A Williams man accused of domestic violence and planting a fake bomb behind Williams City Hall has been found competent to stand trial.
Troy Don Alexander, 44, appeared in Colusa County Superior Court on Nov. 15.He faces six felony charges stemming from his Aug. 19, 2017, arrest by Williams Police officers, after a woman reported that Alexander allegedly assaulted her and held her prisoner for a short period of time.
It was during the investigation of that incident that officers suspected Alexander had manufactured and planted explosive devices in Williams, including two delivered to the Williams Police Department. According to Police Chief Ed Anderson, the Butte Interagency Bomb Squad also responded to the scene but determined the devises were inert.
Alexander pleaded not guilty on Aug. 23 to possessing ingredients to make a destructive device, three counts of placing fake bombs with the intent to cause fear, corporal injury to a cohabitant, and false imprisonment by violence.
Alexander’s competency to stand trial came into question during his preliminary hearing on Sept. 20, which prompted court proceedings to be suspended, said Superior Court Judge Jeffrey A. Thompson.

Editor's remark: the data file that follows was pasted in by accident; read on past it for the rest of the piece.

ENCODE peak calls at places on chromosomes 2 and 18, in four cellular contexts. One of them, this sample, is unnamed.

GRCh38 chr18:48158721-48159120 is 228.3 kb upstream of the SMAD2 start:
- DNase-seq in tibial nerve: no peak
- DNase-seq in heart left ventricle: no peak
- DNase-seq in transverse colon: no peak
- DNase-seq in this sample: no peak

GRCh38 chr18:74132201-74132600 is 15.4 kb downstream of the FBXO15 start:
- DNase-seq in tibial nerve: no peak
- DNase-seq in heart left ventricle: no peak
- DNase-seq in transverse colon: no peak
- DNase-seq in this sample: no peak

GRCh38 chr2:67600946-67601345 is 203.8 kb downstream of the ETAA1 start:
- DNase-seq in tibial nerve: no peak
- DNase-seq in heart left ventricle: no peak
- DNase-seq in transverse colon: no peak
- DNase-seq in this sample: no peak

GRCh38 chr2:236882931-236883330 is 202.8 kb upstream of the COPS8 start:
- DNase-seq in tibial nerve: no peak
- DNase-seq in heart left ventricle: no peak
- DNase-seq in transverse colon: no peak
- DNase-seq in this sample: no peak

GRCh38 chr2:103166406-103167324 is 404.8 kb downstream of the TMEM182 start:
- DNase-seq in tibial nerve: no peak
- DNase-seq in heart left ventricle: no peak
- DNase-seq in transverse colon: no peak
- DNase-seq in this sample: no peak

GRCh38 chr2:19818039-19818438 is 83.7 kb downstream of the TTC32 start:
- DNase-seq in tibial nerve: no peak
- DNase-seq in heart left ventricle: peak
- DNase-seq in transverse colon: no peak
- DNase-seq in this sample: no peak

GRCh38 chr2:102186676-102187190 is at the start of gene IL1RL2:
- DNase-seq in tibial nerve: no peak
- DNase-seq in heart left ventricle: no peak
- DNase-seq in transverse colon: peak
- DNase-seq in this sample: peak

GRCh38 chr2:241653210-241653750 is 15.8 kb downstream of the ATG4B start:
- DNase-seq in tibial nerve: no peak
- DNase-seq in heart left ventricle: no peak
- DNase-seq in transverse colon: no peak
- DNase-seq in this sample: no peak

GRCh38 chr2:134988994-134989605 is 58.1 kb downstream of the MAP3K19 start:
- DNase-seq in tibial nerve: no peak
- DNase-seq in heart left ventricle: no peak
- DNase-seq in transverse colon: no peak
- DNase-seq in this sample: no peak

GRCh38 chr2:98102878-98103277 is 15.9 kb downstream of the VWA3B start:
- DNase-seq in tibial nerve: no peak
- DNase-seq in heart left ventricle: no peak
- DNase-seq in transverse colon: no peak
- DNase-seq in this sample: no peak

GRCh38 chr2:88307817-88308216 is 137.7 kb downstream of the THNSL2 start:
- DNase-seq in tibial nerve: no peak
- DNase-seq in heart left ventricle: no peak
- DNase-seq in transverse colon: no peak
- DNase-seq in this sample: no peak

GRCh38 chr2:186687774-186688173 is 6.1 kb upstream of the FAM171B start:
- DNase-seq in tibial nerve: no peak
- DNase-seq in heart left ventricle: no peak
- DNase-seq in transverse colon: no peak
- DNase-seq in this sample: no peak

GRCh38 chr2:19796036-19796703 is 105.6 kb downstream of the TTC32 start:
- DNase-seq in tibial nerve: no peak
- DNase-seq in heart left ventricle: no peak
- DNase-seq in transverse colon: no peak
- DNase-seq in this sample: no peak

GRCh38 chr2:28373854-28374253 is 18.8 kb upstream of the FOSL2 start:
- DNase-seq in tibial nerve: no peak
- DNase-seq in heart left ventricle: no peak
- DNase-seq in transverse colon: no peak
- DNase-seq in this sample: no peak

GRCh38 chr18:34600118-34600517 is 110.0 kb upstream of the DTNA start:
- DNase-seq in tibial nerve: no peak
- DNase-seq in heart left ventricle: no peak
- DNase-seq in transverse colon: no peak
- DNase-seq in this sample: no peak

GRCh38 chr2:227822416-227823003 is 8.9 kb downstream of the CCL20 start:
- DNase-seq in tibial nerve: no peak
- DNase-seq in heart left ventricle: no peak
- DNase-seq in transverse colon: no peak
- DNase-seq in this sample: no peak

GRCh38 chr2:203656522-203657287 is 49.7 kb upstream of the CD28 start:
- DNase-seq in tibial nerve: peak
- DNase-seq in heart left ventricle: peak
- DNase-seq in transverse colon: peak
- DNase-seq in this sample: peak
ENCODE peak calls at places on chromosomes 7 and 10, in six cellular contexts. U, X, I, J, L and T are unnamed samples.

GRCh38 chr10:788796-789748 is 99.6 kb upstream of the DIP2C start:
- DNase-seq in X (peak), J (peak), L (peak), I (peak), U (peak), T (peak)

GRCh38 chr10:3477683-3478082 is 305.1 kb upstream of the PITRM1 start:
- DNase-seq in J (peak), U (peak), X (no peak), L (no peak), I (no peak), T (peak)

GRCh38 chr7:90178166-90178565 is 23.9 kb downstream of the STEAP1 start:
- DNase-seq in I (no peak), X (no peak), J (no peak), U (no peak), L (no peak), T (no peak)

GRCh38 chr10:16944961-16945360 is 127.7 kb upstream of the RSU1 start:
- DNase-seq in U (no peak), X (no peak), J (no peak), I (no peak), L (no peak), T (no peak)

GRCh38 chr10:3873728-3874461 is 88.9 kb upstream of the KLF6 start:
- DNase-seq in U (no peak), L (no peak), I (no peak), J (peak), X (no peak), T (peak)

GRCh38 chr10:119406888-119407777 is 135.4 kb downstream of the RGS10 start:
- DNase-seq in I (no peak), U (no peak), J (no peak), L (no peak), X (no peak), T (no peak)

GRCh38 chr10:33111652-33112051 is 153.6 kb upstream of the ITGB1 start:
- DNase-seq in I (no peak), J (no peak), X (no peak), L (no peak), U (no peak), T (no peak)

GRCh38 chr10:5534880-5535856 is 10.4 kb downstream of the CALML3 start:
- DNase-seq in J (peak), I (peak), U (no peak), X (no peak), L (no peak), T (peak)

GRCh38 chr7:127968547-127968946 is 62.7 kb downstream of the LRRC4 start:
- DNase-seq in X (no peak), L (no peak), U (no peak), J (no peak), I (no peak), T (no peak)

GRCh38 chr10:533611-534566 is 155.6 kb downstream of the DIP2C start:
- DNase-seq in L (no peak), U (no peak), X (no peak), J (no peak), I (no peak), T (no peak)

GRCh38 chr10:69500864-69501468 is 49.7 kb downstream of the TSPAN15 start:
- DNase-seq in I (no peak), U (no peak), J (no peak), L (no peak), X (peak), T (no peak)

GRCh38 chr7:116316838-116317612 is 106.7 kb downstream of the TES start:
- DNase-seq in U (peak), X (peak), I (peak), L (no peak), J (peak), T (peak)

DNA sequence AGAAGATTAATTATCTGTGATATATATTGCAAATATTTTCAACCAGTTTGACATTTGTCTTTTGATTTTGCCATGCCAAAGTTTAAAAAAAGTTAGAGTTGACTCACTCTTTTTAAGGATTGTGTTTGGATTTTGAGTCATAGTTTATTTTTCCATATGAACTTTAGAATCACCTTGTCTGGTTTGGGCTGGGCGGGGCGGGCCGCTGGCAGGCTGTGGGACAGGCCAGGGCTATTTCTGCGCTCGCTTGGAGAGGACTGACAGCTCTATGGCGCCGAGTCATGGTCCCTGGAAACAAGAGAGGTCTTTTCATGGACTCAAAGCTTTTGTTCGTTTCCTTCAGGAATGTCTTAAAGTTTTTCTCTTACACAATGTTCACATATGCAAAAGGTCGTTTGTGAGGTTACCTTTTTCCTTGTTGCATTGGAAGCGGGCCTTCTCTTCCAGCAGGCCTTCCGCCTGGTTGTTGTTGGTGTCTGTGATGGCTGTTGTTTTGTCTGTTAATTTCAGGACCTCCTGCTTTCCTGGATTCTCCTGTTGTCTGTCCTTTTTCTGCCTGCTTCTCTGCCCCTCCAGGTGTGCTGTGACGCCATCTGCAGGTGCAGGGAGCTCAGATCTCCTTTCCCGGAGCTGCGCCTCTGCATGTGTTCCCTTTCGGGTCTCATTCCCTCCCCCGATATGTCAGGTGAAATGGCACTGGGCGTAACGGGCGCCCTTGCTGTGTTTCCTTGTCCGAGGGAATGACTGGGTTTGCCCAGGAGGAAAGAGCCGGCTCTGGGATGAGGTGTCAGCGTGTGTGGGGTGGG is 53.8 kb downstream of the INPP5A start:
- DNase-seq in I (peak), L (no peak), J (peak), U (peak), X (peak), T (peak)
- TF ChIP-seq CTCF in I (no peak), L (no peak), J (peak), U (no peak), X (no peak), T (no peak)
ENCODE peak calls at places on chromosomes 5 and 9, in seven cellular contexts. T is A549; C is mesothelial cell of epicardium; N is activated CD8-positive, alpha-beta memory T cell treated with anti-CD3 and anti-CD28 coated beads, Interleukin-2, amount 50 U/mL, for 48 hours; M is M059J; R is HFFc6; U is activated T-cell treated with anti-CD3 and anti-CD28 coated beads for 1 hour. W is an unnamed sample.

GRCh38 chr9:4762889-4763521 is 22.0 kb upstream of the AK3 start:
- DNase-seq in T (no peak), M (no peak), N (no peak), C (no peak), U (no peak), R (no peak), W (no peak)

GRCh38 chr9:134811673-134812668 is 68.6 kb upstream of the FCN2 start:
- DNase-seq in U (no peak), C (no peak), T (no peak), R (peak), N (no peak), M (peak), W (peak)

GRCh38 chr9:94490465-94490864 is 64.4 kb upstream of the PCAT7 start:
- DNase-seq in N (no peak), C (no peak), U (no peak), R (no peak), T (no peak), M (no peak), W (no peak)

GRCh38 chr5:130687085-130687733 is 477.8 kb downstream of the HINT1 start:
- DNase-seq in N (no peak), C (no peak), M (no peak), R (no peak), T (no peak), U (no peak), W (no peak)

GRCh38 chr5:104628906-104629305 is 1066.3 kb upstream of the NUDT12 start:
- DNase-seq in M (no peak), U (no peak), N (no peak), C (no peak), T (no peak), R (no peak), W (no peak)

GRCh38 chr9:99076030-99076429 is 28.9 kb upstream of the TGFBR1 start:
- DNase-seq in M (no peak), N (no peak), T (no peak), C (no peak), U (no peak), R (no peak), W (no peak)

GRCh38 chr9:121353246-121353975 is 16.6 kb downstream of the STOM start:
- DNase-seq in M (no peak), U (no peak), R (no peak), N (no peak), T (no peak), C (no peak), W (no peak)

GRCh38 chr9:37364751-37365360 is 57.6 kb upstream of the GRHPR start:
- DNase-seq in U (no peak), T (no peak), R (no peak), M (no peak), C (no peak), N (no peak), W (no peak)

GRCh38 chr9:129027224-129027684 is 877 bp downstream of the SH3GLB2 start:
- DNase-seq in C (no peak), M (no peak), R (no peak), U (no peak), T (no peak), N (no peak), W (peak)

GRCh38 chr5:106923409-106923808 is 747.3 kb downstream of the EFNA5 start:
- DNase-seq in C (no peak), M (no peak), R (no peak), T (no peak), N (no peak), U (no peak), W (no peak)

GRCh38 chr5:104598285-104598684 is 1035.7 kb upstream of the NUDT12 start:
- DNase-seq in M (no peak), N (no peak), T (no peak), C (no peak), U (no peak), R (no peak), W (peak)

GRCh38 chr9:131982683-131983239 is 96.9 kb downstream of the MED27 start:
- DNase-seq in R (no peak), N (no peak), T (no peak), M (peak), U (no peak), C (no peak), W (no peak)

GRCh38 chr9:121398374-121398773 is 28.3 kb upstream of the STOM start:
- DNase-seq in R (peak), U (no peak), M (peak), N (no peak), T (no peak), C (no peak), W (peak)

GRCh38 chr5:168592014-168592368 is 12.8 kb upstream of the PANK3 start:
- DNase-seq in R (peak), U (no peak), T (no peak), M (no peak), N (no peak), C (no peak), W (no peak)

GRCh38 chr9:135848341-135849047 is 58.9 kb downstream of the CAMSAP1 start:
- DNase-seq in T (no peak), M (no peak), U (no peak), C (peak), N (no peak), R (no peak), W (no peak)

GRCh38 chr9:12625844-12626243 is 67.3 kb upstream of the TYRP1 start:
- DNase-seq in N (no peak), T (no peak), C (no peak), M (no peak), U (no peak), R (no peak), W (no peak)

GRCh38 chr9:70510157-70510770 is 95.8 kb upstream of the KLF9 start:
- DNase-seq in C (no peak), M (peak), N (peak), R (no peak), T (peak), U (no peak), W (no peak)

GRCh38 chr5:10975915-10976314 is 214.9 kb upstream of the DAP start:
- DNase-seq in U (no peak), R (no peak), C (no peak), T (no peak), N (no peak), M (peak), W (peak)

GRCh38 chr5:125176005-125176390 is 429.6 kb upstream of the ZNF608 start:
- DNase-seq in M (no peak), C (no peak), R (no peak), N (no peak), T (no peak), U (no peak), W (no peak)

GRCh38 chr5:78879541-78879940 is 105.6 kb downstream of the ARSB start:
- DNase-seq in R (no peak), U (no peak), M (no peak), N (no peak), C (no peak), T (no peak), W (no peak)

Alexander allegedly has mental health issues, which he admitted to in a series of email exchanges he wrote to Williams City Manager Frank Kennedy and the Colusa County District Attorney’s office in which he accused law enforcement officials of misconduct during a traffic stop.
On Sept. 21, the City of Williams petitioned the court for a restraining order, accusing Alexander of harassment, court records indicate. The petition was granted.
Forensic Psychologist Don Stembridge, who evaluated Alexander at the request of the courts, determined he was competent to stand trial and actively engage with his attorney on his defense.
Deputy District Attorney Winston Welch, who is prosecuting the case, has agreed to Alexander waiving the time period for him to be rearraigned on the charges so that his attorney, Public Defender Albert Smith, can attempt to work out a plea deal on just one felony count of planting a fake bomb and corporal injury to a cohabitant, which is also a felony.
If convicted, Alexander could spend one year in county jail, under the California penal code.
Thompson said the court reserves the right to reinstate all charges against Alexander if a plea deal cannot be worked out and the matter goes to trial.
Alexander is scheduled to next appear in court on Dec. 20. ■